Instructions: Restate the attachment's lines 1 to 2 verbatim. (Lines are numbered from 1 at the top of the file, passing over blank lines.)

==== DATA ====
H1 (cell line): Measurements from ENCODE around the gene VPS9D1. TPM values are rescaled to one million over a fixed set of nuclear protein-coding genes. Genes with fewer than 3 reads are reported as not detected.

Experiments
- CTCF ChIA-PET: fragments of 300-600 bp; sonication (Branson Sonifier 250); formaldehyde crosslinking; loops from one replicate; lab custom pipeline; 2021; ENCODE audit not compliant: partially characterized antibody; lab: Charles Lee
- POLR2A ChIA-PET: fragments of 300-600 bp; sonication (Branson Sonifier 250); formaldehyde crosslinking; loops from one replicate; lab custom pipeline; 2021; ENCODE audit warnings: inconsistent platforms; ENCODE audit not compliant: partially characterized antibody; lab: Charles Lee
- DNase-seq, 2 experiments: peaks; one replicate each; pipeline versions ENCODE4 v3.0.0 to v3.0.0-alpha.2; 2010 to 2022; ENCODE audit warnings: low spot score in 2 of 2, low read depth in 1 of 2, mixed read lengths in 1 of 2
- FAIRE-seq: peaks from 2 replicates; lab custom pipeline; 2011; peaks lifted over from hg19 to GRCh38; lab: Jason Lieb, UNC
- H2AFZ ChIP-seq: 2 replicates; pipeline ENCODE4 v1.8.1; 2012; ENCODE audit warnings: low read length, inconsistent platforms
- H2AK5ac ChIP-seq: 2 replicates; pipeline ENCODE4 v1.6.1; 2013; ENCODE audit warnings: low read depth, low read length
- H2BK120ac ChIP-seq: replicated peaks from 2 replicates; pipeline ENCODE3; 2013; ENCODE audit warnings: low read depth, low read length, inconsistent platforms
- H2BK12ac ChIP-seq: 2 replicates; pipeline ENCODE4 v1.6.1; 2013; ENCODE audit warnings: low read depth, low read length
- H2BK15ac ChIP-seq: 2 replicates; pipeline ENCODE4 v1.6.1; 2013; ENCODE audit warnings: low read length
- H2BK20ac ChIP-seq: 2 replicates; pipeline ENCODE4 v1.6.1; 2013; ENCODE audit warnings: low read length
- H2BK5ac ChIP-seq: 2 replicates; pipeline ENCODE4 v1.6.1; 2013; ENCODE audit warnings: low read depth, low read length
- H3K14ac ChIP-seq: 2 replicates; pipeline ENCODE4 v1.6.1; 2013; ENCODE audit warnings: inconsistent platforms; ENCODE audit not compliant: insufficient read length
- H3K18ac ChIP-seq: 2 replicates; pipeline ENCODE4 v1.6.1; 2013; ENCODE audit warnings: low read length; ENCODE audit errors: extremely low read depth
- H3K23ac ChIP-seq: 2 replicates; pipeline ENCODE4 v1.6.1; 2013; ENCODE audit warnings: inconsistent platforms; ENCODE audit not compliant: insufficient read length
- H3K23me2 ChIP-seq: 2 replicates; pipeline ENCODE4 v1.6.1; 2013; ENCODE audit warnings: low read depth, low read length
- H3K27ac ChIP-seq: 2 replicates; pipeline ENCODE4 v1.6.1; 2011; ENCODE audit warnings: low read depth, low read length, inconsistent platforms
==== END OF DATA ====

H1 (cell line): Measurements from ENCODE around the gene VPS9D1. TPM values are rescaled to one million over a fixed set of nuclear protein-coding genes. Genes with fewer than 3 reads are reported as not detected.

Experiments